Abs of steel? Sixpack? Health? Flat tummy? What is core training all about? Who is it for? What is it for? What exercises are best for it? Why all the hype around it? What is this core thing anyway? – Your questions (hopefully) answered.
Years of working as a personal trainer and StrongFirst kettlebell instructor I got an increased number of ‘I want to strengthen my core’ responses to my ‘Why are you here?’ question. Core seems to be the hype. Yet, thanks to the popular media out there, many people have misconception on what core strength means, why it is needed and how to achieve it. In this article I attempt to clarify these questions, give you ideas for core strengthening exercises and help you make a difference between useful info and male cattle excrement.
What is the core?
Your core is not only your abs. A sixpack does not equal a strong core. All muscles connected to the spinal column or the pelvis are part of the ‘core’: your abdominal muscles, pelvic floor, diaphragm, spinal erectors, lats, traps, glutes.
What is core strength?
Core ‘strength’ does not mean that these muscles are ‘big’ (I mean bodybuilder big). It rather means that these muscles can work in a coordinated manner. That your brain can send signals so these muscles fire and relax at the right time to compose movement (or stability). So, simply speaking, core strength is ‘all in your head’.
Why is core strength important? – The misconception
Question to you: why do you want to increase your core strength? Aesthetics? Well, I have to disappoint you: a sixpack can be achieved by super-low bodyfat levels. A skinny fella with good genetics and poor core strength can have cheesegrater abs. Another misconception is that it’s important so it can make you do 300 sit-ups / crunches. Yes, it does work during that movement but it’s like using your iPad as a cutting board: you can use it as one, but that is not its main function.
Why is core strength REALLY important?
Your core’s most important function is to RESIST forces. To keep you from getting injured. To keep you from falling or tilting over. To keep you upright and stable. To keep your body balanced, your spine aligned. (Hence, to protect you from injury.) Have this in mind when training it!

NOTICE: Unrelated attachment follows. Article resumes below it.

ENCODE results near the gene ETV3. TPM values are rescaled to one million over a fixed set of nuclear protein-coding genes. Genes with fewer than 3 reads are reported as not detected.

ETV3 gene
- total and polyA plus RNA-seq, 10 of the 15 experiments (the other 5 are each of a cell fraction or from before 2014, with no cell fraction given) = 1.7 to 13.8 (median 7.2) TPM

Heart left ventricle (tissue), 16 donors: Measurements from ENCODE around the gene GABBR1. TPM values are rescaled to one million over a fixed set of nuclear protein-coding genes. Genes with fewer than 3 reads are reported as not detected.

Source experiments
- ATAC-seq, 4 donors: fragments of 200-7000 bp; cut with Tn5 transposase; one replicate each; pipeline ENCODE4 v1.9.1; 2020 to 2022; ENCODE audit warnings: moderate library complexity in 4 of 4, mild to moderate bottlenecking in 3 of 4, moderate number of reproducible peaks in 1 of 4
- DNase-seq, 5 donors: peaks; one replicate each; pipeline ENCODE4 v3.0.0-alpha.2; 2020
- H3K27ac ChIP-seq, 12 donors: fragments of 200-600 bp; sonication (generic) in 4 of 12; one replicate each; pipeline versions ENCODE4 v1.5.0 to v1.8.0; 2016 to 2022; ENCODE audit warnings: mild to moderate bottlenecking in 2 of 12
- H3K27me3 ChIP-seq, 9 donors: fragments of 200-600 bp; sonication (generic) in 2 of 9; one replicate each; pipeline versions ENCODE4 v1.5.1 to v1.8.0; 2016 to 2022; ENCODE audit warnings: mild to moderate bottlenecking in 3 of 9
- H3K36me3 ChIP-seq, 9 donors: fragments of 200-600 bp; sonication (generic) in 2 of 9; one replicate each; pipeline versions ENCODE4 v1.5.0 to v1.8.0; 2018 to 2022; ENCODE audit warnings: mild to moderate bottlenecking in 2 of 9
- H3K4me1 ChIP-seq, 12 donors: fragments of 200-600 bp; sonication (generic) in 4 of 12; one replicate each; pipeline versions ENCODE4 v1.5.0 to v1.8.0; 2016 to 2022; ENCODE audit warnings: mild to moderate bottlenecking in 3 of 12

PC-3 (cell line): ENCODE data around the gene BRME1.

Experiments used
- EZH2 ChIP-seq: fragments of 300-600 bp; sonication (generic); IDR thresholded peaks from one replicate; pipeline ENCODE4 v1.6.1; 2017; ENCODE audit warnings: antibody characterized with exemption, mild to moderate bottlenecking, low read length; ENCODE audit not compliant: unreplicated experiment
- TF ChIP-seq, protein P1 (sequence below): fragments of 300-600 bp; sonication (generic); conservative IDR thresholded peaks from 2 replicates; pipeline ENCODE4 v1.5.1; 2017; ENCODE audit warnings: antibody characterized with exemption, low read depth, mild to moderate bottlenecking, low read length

Another function is much more visceral (literally): holding things in and pushing things out of your body. Yes, I am talking about wee and poo. And babies. So – it is essential for correct bodily functions.
How do you NOT train core strength? (The myths)
If I could eradicate 2 things from the gym I see every day they would be these: 1. ab crunches and 2. kettlebell-side-tilty-bendy-moves that make my eyes bleed every time I see it (too often) – please don’t hurt that poor tool! (Windmills are different – but you rarely see a good windmill in gyms.) Crunches are not the devil but 1 – they are not ideal to work your core as it’s intended to work (iPad cutting board) and 2 – they are not too safe on your lower back. The side-tilt-bend… Well, just imagine you have X-ray eyes…. What position is your poor spine in when you ‘hunch sideways’? And under load!!! Ouch, that’s just asking for trouble. Remember: the main function of your core is to STABILIZE and not to move your torso.
How DO you train core strength then?
There are so many ways! Everything anti-rotational (as opposed to rotating it forcefully): loaded carries on one side (balance it!), one-arm swings. Planks, dead bugs, hollow body position. Sitting on a Swiss ball at work instead of a chair. Advanced player? Well, dragon flags, hanging leg raises, human flags can be your game then! (But if you are on that level, this article is nothing new to you!)
Why the hype?
This is a band wagon I happily jump onto. A strong core can prevent pack pain, spinal injuries, help you lift heavy without hurting yourself. As for the aesthetics, it gives you a royal posture (believe me, more people will see that than your abs). And on the long run you’ll stay healthy and mobile even in old age. A strong core is your best ally in performing better at work (no pain = focus), having fun (when your body is fine, it’s more fun to go cycling, playing squash, climbing or walking the dog) and feeling good in general.
Test your core strength – ask me about Functional Movement Screening via email: firstname.lastname@example.org or ring 07587187802